One of the most grown-up review sites around

51,000 reviews
and more.. and still writing ...

Search MusicWeb Here



International mailing

  Founder: Len Mullenger             Editor in Chief: John Quinn               Contact Seen and Heard here  

Some items
to consider


Reger Violin Sonatas
Renate Eggebrecht violin

Brahms Symphony 3
Dvorak Symphony 8
9 cello sonatas
Piano Music

Clara Schumann
piano concerto

Asmik Grigorian

Breathtaking Performance
controversial staging
Review Westbrook
Review Hedley
Every lover of Salome should see this recording
Mullenger interpretation

Vraiment magnifique!

Quite splendid

Winning performances

Mahler Symphony 8
a magnificent disc

a huge talent

A wonderful disc

Weinberg Symphonies 2 & 21
A handsome tribute!

Roth’s finest Mahler yet

Mahler 9 Blomstedt
Distinguished performance


Plain text for smartphones & printers

We are currently offering in excess of 51,000 reviews

Advertising on

Donate and keep us afloat


New Releases

Naxos Classical

Nimbus Podcast

Obtain 10% discount

Special offer 50% off
15CDs £83 incl. postage

Musicweb sells the following labels

Altus 10% off
Atoll 10% off
CRD 10% off
Hallé 10% off
Lyrita 10% off
Nimbus 10% off
Nimbus Alliance
Prima voce 10% off
Red Priest 10% off
Retrospective 10% off
Saydisc 10% off
Sterling 10% off

Follow us on Twitter

Subscribe to our free weekly review listing

Sample: See what you will get

Editorial Board
MusicWeb International
Founding Editor
Rob Barnett
Editor in Chief
John Quinn
Seen & Heard
Editor Emeritus
   Bill Kenny
MusicWeb Webmaster
   David Barker
Jonathan Woolf
MusicWeb Founder
   Len Mullenger

Support us financially by purchasing this disc from
Gottlieb MUFFAT (1690-1770)
Parthie in D minor, MC B.2 [14:36]
Componimenti Musicali no.7 MC A.19 [9:53]
Parthie Parisien in A minor, MC B.19 [20:16]
Componimenti Musicali no.1 (Parthie in C) MC A.13 [20:20]
Naoko Akutagawa (harpsichord)
rec. Schüttbau, Rügheim, Germany, 13-15 March 2012. DDD
NAXOS 8.572610 [65:05]

Gottlieb Muffat was the youngest son of the more celebrated Georg (1653-1704), and spent most of his long life employed by the imperial court of Vienna. Though perhaps not quite the genius his father was, the opening few seconds of Japanese harpsichordist Naoko Akutagawa's recital are all that is required to establish that Muffat junior was still a composer of some originality. These four works, an ear-catching conspectus of his extant corpus, are packed with enough keyboard hex and heterogeneity to leave the listener hoping more lost manuscripts may yet turn up. The dark-edged drama of the Parthie Parisien is especially arresting - that Handel cribbed a number of Muffat's ideas is no surprise. Nevertheless, he was no outright trailblazer, and his harmonically bold, sumptuously ornamented music belongs firmly under the banner of high Baroque - Haydn's Vienna was a parallel one.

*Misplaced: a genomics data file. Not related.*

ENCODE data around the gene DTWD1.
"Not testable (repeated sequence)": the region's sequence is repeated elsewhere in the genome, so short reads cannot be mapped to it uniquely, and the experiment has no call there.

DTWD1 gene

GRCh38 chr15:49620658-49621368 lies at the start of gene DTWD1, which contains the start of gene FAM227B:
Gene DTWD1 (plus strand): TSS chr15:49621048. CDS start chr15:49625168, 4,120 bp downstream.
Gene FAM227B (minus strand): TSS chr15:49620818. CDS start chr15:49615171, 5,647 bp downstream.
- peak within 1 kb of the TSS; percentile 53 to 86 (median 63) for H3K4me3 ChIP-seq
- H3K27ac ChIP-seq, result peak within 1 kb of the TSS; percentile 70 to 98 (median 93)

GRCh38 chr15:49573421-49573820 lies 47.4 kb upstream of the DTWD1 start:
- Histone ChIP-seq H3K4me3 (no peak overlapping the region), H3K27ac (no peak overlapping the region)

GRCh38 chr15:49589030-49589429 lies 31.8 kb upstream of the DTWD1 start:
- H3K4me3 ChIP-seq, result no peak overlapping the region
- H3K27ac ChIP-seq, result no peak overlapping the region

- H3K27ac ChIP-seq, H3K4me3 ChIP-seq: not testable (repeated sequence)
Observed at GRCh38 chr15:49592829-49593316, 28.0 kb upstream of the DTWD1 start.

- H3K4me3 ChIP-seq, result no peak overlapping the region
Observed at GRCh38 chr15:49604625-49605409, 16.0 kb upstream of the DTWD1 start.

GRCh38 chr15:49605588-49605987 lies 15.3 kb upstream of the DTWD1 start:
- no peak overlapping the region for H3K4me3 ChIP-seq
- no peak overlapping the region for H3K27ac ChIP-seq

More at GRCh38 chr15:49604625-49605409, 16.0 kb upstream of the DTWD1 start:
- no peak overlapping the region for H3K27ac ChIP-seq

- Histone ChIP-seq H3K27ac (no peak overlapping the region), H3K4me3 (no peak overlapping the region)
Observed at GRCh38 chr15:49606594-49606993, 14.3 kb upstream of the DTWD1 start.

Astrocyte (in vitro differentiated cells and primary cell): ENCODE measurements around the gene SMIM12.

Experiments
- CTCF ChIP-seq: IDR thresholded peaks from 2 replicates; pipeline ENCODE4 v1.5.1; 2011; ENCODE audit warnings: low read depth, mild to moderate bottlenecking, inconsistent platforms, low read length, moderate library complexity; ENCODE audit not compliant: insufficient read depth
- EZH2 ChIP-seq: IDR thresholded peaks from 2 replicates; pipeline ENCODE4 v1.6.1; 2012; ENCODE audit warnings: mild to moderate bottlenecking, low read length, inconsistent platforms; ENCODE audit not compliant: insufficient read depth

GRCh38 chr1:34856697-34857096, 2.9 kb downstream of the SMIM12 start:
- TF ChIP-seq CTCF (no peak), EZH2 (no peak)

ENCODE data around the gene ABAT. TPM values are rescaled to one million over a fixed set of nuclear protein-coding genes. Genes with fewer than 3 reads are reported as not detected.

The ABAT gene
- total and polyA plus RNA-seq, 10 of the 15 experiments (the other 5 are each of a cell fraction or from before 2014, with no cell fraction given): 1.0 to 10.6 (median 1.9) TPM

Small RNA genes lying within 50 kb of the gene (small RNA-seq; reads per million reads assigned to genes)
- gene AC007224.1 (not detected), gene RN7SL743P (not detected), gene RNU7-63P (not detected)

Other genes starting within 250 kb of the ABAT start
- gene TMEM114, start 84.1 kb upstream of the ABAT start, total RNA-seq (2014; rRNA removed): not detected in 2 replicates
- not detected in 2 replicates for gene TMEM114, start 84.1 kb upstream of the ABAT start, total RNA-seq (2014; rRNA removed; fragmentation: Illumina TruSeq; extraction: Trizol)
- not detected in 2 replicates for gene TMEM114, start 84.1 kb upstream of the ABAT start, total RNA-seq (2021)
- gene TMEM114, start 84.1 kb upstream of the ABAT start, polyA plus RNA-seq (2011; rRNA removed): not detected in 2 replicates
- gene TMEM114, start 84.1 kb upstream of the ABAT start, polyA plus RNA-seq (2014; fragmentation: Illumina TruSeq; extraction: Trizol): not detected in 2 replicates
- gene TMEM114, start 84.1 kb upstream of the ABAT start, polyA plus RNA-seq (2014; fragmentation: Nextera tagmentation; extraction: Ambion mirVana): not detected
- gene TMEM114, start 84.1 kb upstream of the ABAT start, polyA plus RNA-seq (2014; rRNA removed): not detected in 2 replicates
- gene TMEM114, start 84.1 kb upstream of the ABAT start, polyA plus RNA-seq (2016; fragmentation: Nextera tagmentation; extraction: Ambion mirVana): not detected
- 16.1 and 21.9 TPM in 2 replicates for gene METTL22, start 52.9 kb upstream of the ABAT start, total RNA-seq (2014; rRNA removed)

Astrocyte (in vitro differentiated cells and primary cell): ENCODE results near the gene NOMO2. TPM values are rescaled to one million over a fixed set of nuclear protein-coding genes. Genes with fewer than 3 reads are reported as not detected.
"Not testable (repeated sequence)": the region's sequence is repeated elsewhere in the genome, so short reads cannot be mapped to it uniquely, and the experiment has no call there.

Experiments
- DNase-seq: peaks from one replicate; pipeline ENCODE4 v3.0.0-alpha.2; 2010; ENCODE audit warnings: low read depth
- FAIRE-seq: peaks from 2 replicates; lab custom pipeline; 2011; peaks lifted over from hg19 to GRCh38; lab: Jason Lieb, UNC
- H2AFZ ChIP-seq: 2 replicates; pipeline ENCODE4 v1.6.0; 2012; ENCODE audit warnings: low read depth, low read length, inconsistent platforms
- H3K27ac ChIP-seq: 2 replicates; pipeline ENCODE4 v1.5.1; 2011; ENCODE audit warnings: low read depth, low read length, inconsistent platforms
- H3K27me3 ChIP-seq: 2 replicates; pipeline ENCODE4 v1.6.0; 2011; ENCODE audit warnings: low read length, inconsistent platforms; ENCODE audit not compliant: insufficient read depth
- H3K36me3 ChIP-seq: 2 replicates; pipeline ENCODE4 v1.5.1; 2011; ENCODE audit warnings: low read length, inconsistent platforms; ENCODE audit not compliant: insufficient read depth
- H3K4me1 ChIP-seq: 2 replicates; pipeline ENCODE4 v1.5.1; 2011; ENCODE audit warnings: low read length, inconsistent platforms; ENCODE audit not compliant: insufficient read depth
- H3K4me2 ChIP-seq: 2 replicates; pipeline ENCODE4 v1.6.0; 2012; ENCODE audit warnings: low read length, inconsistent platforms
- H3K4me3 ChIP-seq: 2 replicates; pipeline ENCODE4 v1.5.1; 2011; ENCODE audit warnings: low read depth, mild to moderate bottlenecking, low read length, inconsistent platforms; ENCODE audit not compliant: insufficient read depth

The most impressive competition for this Naxos release is a recording of all seven Componimenti Musicali by Mitzi Meyerson on Glossa in 2009 (GCD 921804). That clearly has the edge when it comes to completion, but as a double-disc at more than twice the price of a Naxos single, exists in a different price orbit. There are also older recordings of five or six of the suites by Joseph Payne on Centaur (CRC 2502) and Borbala Dobozy on Hungaroton (HCD 31309-10).
This is Naoko Akutagawa's fifth disc for Naxos, the latest in a cosmopolitan series of complete or selected harpsichord works by Frenchman Gaspard Le Roux (8.557884), German Johann Graupner (8.570459) and Italian Bernardo Storace (8.572209), with a more recent complement of violin sonatas by Franz Benda, accompanying Hans-Joachim Berg (8.572307). Critical assessment of her playing has always been positive, and rightly so: here too she is reassuringly confident and expressive, as well as galvanically virtuosic.
Sound quality is very good too. The period reproduction harpsichord has a quiet mechanism and an earthy masculine tone which, in Akutagawa's poetic hands, even seems amenable to a range of dynamic shadings. Alison Dunlop's interesting booklet notes go into some detail regarding the travels of Muffat manuscripts and the concomitant travails of Muffat musicologists.
Collected reviews and contact at